performed 70 per cent of card transactions through full on-line banking services. At that time, Sanwa was also developing push-button telephone interfaces (op.cit.). In 1986, The Bank of Scotland and Nottingham Building Society jointly introduced the first major telephone banking system in Britain . The system (called HOBS) aimed at home and office banking. HOBS was swiftly followed by TSB s Speedlink system in 1987. A more advanced version of these systems was developed in October 1989, when Midland Bank established a 24-hour telephone24 service under the separate identity of First Direct. This was the first British phonebased, branch-less retail bank. Since 1989, the proportion of transactions over the phone has grown to a considerableshare of total transactions. In the US, transaction s represented 24 per cent of total transactions in 1995.However, customers in European countries prefer other forms of retail finance services as in 1995 telephonebased transactions represented 4 percent of total transactions in the UK, 3 per cent in Sweden, 2 per cent in Germany and 1.5 per cent in France A recent survey by Holmsen et al. (1998) confirmed the growing trend of the use of alternative distribution channels as a percentage of total transactions. New distribution alternatives have reduced the importance of the bank retail branch as the main point of contact for sales, service and relationship management. Reduced importance of traditional bank distribution was evident as 18 per cent of retail bank customers in Canada and the US used electronic only means to contact their bank, 61 per cent of those customers used more than one channel and 21 per cent used only the bank branch . Of those customers that used more than one channel, 46 per centrelied in combinations chiefly involving ATMs, 28 p er cent the bank branch, 20 per cent the telephone, 3 per cent postal deposits and 3 per cent PC -based applications such as electronic commerce (op.cit). The result of greater importance of IT applications in all aspects of the way banks addvalue has questioned how bank managers would account for customer revenues. Inparticular, bank managers have had to address tough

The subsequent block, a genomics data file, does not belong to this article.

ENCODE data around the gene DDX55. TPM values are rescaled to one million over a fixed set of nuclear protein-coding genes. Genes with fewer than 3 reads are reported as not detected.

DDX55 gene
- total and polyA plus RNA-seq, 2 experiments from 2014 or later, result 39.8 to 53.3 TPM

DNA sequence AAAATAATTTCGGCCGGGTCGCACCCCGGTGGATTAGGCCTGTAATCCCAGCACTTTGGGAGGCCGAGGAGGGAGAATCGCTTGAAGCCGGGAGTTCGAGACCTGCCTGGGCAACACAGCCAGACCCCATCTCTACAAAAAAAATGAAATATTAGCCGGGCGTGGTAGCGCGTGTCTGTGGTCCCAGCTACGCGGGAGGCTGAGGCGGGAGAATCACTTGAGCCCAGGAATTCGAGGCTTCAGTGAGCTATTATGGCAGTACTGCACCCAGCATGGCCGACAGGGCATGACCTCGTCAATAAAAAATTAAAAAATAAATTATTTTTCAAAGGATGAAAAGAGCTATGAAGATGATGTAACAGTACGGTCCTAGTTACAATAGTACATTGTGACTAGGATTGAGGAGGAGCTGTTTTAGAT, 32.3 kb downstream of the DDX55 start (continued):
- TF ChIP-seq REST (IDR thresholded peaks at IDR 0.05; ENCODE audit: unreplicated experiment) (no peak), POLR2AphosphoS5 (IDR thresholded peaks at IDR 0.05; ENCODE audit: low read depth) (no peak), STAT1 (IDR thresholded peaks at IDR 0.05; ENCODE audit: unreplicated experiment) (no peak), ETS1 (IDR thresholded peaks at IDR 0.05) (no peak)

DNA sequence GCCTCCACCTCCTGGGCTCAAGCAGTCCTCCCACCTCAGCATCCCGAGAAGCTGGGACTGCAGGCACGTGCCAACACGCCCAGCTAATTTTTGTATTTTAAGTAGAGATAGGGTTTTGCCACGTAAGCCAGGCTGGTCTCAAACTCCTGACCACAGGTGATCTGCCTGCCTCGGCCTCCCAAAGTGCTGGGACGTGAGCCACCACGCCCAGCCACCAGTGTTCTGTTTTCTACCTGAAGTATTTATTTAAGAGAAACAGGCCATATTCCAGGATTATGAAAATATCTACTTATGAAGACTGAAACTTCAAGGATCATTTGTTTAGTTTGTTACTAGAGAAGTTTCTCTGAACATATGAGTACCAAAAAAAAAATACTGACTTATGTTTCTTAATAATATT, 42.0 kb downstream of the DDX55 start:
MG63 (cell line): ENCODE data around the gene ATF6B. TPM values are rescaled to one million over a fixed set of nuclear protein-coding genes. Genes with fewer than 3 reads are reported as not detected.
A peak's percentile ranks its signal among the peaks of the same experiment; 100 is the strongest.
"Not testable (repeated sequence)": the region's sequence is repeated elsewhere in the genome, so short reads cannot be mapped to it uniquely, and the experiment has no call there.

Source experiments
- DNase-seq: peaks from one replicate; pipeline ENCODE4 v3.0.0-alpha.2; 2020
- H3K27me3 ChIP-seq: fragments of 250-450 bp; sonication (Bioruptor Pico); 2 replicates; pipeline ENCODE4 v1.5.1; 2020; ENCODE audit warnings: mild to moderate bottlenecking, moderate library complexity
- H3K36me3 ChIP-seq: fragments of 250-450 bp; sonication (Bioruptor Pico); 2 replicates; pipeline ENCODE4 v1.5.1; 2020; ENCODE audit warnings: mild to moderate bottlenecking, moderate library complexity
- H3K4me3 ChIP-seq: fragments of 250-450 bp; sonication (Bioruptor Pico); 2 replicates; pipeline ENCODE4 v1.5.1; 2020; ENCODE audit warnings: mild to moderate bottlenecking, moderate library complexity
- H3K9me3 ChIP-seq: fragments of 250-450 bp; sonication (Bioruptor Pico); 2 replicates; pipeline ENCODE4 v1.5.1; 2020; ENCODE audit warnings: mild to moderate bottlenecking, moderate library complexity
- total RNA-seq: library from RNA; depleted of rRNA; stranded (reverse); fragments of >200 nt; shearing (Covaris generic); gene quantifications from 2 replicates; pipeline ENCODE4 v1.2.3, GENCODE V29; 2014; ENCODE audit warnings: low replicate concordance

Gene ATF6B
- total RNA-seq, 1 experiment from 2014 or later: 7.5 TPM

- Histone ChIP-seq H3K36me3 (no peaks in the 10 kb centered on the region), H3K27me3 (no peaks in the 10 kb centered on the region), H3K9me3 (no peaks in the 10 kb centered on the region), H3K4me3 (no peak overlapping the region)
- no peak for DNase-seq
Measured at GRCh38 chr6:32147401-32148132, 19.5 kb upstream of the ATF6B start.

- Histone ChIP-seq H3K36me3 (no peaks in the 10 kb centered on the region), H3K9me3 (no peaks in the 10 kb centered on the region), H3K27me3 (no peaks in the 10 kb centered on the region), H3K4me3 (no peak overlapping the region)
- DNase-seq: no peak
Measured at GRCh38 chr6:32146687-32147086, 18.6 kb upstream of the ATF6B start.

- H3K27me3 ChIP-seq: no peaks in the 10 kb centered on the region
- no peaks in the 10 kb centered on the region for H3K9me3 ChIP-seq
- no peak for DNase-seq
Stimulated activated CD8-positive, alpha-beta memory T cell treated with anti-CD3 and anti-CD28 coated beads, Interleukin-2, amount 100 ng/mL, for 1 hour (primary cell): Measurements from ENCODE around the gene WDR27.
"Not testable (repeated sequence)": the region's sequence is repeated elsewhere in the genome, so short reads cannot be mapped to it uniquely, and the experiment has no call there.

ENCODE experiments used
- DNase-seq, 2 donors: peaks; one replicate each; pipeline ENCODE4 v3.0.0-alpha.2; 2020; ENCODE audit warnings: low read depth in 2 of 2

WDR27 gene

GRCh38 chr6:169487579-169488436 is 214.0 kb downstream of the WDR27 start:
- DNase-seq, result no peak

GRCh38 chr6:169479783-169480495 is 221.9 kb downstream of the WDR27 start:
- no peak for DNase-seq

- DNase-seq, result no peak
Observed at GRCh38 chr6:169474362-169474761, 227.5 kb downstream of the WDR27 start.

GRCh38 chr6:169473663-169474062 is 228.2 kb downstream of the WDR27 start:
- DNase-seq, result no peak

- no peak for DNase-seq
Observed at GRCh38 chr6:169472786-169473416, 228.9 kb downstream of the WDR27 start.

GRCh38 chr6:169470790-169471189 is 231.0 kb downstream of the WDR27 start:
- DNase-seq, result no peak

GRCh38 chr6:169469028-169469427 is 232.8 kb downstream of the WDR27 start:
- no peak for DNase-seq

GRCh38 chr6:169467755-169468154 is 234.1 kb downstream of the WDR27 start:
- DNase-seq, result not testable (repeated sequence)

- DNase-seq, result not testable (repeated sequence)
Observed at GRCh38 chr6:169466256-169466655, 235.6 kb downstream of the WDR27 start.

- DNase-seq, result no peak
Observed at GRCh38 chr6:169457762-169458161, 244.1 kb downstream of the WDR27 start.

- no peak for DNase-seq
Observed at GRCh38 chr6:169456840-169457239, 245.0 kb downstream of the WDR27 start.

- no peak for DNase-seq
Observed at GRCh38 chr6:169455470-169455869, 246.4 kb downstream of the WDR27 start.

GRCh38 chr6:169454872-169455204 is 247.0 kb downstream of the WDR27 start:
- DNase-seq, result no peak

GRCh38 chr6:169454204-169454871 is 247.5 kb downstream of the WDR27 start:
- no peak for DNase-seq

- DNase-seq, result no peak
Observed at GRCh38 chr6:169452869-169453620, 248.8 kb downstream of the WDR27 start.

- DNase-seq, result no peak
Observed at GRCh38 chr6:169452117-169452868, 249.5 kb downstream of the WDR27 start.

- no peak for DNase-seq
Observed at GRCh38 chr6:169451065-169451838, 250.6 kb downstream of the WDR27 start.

operational issues to measure the individual profitability of customer segments, product/service lines and distribution channels. Allocating strict accountability standards would imply tracking key economic drivers for individual distribution channels, service/product offerings, customer group and individual customers. According to Btiz-Lazo and Wood , bank managers would expect software and hardwa re developments to enable them to achieve close control of the main profitability drivers. This as only a handful of banks in the world posses IT applications that provide detailed profitability reports . In the meantime, most managers at commercial banks seem to prefer withstanding an element of cross-subsidisation because of its associated25stability . As a result, it is likely that most banks continue to allocate individual customer profitability to the retail bank branch or the product/service line regardless of the channels actually used by that customer. Succinctly, alternative distribution channels to the ret ail bank branch have attained a considerable share of total transactions. The effect of this type of change has forced managers at commercial banks to evaluate new organisational structures and resolve operational issues in terms of individual customer risk and profitability. However, the move away from the branchcentred organisation will require new IT applications. Another challenge to managers of banks will be the development of the right mix of acquired and internally grown IT applications. Hardware and software are expected to provide the platform that will improve banks' multi-channel management while reducing the cost of co-ordination. But at present, it is uncertain whether the solution to banks' operational problem will result in no-change for the banking organisation; the creation of networks of stand alone product/service groups, stand alone distribution channels and stand alone treasury operations; or a combination that allows product/service and channel managers to negotiate deals independently.